self portrait – under the hood

Anatomy of a self portrait

Sometimes it’s good to push yourself.

I had an assignment from a game of Survivor we are playing in the Arcanum (a place of growing your photography skills at your own pace with a group of like minded folks. Click the link for a peek under the Arcanum’s hood)

The assignment was to shoot a self portrait to help share a bit of who you are. So I decided to make it a learning experience. Here’s the thought process I went though.

First I wanted to give people an idea of how busy it can be in my head. So the title became ‘Under the Hood’.

bob coates self portrait

Let’s see what’s under the hood in Bob’s Brain…

Set up the photo

Start with a solid head and shoulders studio self portrait. Main light forward and bounced off the wall to get a large source with medium contrast. Two strip light soft boxes with egg-crate grids attached were set to camera left and right slightly behind pointing to skim and add separation and spice to the look. Lumix GH4 camera with the 42.5mm 1.2 Nocticron lens mounted on a tripod with the Wifi activated allowing camera control from my IPhone. I use Paul C Buff lights and modifiers because of the good value, selection and great service when needed.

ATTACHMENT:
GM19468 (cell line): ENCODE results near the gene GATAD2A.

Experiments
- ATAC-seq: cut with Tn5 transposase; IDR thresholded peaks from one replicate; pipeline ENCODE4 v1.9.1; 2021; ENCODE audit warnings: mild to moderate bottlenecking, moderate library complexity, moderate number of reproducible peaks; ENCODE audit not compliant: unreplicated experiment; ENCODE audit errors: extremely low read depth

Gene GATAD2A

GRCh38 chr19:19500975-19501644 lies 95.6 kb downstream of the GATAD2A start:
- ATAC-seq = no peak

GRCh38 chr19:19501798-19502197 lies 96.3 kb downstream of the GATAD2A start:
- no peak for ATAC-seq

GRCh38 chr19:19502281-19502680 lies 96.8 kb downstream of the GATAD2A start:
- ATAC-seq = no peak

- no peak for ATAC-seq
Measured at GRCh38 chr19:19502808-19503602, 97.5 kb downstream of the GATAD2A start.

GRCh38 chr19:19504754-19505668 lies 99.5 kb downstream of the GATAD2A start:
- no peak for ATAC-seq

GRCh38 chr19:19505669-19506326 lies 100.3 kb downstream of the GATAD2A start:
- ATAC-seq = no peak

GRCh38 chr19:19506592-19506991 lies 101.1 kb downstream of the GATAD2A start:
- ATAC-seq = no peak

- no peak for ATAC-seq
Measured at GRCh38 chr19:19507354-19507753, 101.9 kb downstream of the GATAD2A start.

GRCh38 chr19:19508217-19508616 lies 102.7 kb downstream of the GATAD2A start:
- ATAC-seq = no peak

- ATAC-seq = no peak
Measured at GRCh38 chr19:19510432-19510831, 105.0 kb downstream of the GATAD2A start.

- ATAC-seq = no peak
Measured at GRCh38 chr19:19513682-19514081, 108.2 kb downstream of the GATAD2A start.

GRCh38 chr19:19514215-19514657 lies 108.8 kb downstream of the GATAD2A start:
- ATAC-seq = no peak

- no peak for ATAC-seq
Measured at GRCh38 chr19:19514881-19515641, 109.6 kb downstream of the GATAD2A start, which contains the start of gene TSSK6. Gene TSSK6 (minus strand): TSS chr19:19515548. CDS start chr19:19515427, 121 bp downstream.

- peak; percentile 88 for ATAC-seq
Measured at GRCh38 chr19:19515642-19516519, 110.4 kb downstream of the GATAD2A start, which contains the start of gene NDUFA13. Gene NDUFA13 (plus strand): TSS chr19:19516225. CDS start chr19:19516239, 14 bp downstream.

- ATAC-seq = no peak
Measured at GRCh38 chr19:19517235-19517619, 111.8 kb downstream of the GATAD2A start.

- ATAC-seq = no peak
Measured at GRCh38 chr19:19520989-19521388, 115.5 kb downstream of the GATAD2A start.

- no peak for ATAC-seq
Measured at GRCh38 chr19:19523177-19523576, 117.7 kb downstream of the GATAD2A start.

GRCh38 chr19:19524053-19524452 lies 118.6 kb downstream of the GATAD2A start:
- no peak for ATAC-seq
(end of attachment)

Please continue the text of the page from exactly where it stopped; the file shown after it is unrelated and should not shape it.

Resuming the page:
On to the Photo Art

Original concept was to have a zipper peeling back from my forehead to allow the reveal. After some experimentation that didn’t feel like it was going in the direction I wanted. Next thought was to cut off the top of the head and tilt it back but that made it difficult to show what was coming out of the head. Finally, on the third try I took the top of the head and tilted it to the left and got the base image for which I was looking.

Adding Photo Elements to Tell the Story

Then the search was on to search for and create elements that were to tell the story. Inverse square law. Brain. Smoke brushes. Neon signage. “Wait I’ve got an idea, a light bulb went on in my head.” Textures for blending element together. All images were layered in Adobe Photoshop using various blend modes. You can see the Layers and their Masks used to put this together. Got a question? Give me a shout…

layer stack in self portrait

Photoshop Layer stack showing Layers and masks…

Hope this inspires you to take a project and push yourself to a new limit.

Yours in Creative Photography,     Bob

 

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